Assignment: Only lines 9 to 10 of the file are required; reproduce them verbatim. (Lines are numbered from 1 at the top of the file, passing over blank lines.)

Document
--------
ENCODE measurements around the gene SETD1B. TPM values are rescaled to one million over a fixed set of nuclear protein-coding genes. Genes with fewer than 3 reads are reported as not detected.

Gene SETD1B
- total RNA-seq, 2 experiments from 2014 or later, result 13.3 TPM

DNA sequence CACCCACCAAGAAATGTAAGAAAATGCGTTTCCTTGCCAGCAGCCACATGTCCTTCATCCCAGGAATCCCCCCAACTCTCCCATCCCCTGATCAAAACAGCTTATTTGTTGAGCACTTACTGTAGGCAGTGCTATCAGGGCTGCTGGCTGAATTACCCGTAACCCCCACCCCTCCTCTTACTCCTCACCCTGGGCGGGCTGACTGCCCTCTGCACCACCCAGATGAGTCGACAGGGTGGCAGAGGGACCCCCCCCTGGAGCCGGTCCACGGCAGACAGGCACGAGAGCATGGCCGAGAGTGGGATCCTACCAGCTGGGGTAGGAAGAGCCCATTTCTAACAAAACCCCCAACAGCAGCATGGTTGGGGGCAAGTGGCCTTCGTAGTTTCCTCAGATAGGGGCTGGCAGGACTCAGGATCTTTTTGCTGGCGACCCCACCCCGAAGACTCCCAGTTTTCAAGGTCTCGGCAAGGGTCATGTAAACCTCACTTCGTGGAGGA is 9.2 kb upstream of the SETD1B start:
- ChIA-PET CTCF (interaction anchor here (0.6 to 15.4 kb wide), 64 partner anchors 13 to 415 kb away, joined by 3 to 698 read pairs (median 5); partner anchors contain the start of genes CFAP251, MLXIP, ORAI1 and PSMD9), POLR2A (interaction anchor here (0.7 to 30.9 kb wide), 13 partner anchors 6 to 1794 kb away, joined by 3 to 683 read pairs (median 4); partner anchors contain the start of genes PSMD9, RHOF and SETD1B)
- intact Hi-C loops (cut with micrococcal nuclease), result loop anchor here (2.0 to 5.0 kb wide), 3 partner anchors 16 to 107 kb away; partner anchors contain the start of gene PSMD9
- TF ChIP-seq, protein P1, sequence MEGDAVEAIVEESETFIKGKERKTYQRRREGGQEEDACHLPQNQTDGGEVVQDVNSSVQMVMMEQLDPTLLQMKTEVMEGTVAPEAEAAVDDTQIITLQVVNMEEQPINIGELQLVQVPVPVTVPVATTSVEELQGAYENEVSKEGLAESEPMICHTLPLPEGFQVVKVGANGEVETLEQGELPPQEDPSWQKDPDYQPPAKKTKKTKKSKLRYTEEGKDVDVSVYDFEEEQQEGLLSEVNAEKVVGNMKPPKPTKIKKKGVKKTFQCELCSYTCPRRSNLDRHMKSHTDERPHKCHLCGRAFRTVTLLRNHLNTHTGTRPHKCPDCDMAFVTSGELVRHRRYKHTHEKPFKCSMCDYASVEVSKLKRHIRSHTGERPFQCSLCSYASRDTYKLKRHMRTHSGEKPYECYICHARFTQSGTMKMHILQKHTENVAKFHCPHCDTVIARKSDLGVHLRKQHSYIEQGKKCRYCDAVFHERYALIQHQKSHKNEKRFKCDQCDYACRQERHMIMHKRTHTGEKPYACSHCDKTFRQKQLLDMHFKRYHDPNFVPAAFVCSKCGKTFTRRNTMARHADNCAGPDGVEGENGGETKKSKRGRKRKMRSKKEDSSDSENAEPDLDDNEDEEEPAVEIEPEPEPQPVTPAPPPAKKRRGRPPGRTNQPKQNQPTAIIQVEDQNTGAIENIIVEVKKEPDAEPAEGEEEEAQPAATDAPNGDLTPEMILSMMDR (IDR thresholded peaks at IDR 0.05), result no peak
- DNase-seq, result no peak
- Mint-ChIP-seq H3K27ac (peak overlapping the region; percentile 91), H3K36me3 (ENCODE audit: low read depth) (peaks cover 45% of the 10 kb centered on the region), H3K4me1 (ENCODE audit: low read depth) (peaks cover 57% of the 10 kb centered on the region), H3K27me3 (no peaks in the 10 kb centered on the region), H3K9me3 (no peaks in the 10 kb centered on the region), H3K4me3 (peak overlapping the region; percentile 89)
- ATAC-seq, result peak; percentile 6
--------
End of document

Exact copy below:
- Mint-ChIP-seq H3K27ac (peak overlapping the region; percentile 91), H3K36me3 (ENCODE audit: low read depth) (peaks cover 45% of the 10 kb centered on the region), H3K4me1 (ENCODE audit: low read depth) (peaks cover 57% of the 10 kb centered on the region), H3K27me3 (no peaks in the 10 kb centered on the region), H3K9me3 (no peaks in the 10 kb centered on the region), H3K4me3 (peak overlapping the region; percentile 89)
- ATAC-seq, result peak; percentile 6